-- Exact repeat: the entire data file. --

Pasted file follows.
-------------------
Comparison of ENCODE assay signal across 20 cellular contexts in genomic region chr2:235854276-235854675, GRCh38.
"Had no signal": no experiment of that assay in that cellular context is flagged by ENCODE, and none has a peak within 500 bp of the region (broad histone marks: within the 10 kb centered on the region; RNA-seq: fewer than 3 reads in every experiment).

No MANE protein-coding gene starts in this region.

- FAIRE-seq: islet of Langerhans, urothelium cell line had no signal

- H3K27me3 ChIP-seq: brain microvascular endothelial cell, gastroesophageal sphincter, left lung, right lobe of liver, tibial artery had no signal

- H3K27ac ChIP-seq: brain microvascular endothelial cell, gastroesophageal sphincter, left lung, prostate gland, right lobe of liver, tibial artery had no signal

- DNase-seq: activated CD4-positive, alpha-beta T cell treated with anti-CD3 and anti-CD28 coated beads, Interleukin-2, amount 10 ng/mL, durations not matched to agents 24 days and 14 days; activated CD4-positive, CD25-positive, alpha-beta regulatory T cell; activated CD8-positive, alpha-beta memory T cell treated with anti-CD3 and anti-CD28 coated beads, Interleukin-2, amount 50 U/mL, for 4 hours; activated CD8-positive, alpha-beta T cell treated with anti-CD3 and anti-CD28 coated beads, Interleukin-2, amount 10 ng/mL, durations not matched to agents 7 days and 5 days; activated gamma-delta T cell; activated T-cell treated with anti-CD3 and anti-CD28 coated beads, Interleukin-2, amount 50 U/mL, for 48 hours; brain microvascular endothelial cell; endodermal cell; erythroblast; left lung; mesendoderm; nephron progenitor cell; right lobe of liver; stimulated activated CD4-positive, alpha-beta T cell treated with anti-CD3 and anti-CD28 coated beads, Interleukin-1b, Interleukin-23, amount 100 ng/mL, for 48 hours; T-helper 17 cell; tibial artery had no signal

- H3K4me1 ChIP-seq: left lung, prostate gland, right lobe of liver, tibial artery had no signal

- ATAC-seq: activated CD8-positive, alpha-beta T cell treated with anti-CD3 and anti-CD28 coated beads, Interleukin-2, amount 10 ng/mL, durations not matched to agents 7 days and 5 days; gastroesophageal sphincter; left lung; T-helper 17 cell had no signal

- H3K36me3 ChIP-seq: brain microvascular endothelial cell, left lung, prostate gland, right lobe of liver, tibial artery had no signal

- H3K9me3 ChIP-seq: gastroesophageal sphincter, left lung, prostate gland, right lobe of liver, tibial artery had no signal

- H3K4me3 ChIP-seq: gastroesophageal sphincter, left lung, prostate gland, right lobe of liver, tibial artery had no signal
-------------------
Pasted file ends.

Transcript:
Comparison of ENCODE assay signal across 20 cellular contexts in genomic region chr2:235854276-235854675, GRCh38.
"Had no signal": no experiment of that assay in that cellular context is flagged by ENCODE, and none has a peak within 500 bp of the region (broad histone marks: within the 10 kb centered on the region; RNA-seq: fewer than 3 reads in every experiment).

No MANE protein-coding gene starts in this region.

- FAIRE-seq: islet of Langerhans, urothelium cell line had no signal

- H3K27me3 ChIP-seq: brain microvascular endothelial cell, gastroesophageal sphincter, left lung, right lobe of liver, tibial artery had no signal

- H3K27ac ChIP-seq: brain microvascular endothelial cell, gastroesophageal sphincter, left lung, prostate gland, right lobe of liver, tibial artery had no signal

- DNase-seq: activated CD4-positive, alpha-beta T cell treated with anti-CD3 and anti-CD28 coated beads, Interleukin-2, amount 10 ng/mL, durations not matched to agents 24 days and 14 days; activated CD4-positive, CD25-positive, alpha-beta regulatory T cell; activated CD8-positive, alpha-beta memory T cell treated with anti-CD3 and anti-CD28 coated beads, Interleukin-2, amount 50 U/mL, for 4 hours; activated CD8-positive, alpha-beta T cell treated with anti-CD3 and anti-CD28 coated beads, Interleukin-2, amount 10 ng/mL, durations not matched to agents 7 days and 5 days; activated gamma-delta T cell; activated T-cell treated with anti-CD3 and anti-CD28 coated beads, Interleukin-2, amount 50 U/mL, for 48 hours; brain microvascular endothelial cell; endodermal cell; erythroblast; left lung; mesendoderm; nephron progenitor cell; right lobe of liver; stimulated activated CD4-positive, alpha-beta T cell treated with anti-CD3 and anti-CD28 coated beads, Interleukin-1b, Interleukin-23, amount 100 ng/mL, for 48 hours; T-helper 17 cell; tibial artery had no signal

- H3K4me1 ChIP-seq: left lung, prostate gland, right lobe of liver, tibial artery had no signal

- ATAC-seq: activated CD8-positive, alpha-beta T cell treated with anti-CD3 and anti-CD28 coated beads, Interleukin-2, amount 10 ng/mL, durations not matched to agents 7 days and 5 days; gastroesophageal sphincter; left lung; T-helper 17 cell had no signal

- H3K36me3 ChIP-seq: brain microvascular endothelial cell, left lung, prostate gland, right lobe of liver, tibial artery had no signal

- H3K9me3 ChIP-seq: gastroesophageal sphincter, left lung, prostate gland, right lobe of liver, tibial artery had no signal

- H3K4me3 ChIP-seq: gastroesophageal sphincter, left lung, prostate gland, right lobe of liver, tibial artery had no signal